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Learn to say goodbye

Published August 3, 2013 1:01 am

This is an archived article that was published on sltrib.com in 2013, and information in the article may be outdated. It is provided only for personal research purposes and may not be reprinted.

It's unfortunate that we as a society cannot seem to have a sane discussion on end-of-life expenditures without people crying out about "death panels." There is a vast waste of resources expended on end-of-life costs.

Everyone dies, but there are choices available to limit how much it is going to cost to die. The health care system could better use those dollars to provide better treatment options for those patients who are actually going to live for several more decades.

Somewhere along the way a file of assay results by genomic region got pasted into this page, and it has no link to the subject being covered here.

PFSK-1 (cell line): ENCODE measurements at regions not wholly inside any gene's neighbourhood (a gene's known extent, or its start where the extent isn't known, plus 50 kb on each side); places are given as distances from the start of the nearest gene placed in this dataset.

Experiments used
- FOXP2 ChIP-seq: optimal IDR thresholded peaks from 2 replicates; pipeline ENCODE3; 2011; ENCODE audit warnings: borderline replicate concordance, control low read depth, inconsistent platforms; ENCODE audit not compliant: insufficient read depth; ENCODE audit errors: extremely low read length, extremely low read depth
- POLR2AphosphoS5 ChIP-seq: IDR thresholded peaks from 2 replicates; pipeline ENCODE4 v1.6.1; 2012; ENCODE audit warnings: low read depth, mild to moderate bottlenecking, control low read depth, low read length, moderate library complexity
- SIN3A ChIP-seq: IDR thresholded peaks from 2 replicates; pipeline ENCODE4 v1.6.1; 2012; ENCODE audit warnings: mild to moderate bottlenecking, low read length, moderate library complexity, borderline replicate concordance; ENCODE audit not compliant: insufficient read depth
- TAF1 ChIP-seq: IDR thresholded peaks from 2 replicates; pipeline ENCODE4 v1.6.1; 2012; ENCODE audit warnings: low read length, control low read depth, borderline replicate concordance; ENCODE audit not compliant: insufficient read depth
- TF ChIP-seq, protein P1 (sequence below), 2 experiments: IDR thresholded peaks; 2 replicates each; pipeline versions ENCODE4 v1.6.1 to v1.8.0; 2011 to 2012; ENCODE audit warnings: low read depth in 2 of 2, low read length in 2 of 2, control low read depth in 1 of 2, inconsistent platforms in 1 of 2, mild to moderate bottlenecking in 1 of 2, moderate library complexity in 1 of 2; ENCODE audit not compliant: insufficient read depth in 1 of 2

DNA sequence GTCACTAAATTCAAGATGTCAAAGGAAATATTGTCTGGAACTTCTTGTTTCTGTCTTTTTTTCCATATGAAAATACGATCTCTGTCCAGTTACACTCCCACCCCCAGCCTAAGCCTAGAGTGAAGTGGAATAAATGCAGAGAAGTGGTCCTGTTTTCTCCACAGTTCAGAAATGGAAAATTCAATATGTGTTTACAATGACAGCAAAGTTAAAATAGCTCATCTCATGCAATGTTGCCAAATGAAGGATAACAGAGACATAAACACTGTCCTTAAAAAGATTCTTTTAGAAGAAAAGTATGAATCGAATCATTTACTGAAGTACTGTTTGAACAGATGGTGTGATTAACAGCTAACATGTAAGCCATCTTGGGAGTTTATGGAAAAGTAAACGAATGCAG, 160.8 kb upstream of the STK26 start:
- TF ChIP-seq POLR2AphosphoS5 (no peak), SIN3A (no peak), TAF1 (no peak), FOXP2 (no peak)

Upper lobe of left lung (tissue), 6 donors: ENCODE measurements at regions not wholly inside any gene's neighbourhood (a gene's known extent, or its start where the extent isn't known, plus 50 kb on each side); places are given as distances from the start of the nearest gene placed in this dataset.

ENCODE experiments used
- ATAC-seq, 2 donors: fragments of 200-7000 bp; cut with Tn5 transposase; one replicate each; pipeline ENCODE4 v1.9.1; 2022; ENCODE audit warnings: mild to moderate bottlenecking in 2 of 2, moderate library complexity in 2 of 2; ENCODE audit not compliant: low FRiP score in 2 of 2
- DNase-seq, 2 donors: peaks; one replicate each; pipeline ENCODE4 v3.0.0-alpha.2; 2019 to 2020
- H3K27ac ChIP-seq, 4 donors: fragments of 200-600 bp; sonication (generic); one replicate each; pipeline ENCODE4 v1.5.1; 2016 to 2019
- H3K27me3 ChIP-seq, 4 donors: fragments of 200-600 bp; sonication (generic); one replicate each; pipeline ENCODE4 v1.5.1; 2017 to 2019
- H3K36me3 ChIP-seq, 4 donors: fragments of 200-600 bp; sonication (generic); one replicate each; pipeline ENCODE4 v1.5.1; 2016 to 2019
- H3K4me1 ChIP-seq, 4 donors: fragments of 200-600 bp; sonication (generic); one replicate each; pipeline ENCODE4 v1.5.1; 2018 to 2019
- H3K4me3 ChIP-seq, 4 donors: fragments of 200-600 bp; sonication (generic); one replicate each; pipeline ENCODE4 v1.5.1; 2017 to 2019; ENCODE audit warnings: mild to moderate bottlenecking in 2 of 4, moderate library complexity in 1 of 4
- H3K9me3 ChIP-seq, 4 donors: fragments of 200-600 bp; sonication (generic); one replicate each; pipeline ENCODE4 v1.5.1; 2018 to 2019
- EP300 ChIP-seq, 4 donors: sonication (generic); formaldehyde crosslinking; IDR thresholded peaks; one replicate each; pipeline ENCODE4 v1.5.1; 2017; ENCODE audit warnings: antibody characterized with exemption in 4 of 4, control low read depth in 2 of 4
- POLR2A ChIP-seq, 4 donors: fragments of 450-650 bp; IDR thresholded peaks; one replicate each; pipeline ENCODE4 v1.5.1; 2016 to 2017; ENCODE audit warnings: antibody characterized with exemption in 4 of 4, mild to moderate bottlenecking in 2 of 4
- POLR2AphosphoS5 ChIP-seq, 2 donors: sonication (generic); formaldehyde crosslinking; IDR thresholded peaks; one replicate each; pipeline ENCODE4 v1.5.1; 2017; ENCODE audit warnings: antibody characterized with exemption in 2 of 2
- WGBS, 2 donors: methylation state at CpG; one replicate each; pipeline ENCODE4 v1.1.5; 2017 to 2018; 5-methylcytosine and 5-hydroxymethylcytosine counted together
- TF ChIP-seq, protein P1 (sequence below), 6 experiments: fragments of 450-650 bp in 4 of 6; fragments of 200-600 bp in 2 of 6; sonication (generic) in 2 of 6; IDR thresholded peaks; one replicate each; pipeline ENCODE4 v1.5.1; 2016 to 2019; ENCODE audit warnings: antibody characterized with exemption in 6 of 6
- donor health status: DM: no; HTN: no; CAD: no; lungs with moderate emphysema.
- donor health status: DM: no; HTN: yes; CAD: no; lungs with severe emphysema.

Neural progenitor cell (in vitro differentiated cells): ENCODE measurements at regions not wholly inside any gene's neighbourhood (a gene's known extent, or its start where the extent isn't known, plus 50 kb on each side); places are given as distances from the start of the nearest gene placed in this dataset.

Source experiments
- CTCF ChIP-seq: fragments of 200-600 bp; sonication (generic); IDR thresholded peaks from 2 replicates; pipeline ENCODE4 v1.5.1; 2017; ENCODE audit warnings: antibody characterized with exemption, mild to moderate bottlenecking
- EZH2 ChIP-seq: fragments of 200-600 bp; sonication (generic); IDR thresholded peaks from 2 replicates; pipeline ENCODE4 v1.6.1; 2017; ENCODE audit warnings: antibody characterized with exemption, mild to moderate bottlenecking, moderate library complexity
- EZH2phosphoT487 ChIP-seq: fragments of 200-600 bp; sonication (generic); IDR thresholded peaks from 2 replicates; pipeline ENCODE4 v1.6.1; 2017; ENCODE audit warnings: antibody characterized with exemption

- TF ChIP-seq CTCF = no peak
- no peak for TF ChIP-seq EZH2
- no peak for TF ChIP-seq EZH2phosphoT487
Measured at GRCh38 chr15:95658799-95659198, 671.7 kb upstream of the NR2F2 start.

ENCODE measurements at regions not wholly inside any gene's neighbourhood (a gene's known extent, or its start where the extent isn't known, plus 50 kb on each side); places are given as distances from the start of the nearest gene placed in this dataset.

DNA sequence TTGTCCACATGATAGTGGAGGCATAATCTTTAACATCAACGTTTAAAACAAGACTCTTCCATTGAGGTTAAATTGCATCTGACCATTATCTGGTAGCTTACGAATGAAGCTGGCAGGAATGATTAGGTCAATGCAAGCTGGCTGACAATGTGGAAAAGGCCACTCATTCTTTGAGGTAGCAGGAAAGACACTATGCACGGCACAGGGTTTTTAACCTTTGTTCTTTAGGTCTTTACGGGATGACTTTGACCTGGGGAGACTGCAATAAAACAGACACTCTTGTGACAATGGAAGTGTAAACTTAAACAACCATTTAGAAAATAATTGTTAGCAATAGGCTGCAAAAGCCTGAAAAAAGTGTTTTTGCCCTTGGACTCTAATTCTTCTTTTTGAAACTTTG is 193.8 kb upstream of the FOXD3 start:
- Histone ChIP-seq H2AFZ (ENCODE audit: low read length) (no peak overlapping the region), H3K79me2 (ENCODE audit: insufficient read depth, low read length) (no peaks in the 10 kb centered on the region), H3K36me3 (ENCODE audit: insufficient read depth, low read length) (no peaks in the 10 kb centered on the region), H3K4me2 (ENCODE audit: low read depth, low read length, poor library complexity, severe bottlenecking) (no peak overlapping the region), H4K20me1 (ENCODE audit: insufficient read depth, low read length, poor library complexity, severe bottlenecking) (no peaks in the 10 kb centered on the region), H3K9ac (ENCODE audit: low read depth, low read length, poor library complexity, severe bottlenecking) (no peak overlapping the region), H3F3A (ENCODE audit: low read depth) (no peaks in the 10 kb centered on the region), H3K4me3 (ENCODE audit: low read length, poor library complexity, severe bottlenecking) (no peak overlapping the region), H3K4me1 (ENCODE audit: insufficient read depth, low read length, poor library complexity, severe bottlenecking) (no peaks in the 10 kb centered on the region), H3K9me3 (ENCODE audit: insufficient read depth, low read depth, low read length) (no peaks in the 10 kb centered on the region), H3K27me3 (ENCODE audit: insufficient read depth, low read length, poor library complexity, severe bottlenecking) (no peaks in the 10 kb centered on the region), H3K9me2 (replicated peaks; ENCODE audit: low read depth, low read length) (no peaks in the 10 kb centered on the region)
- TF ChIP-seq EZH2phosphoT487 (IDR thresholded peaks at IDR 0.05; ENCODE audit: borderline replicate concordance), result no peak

I cannot begin to sum up the millions of dollars I've personally witnessed being spent while the machines I operated kept many patients on a life-support device another day or two, or three, or even a week, just so a family member could have time to travel in to witness a scene out of a horror movie, a scene almost everyone wishes later was not their final view of that person. Various machines keep the body technically "alive," but every health care provider with any experience knows this patient had zero chance to survive many, many days ago.

The inability of people to be able to say, "goodbye," or, "enough already," results in a tremendous waste of the limited pool of health care funds.

Victor Bowers

Morgan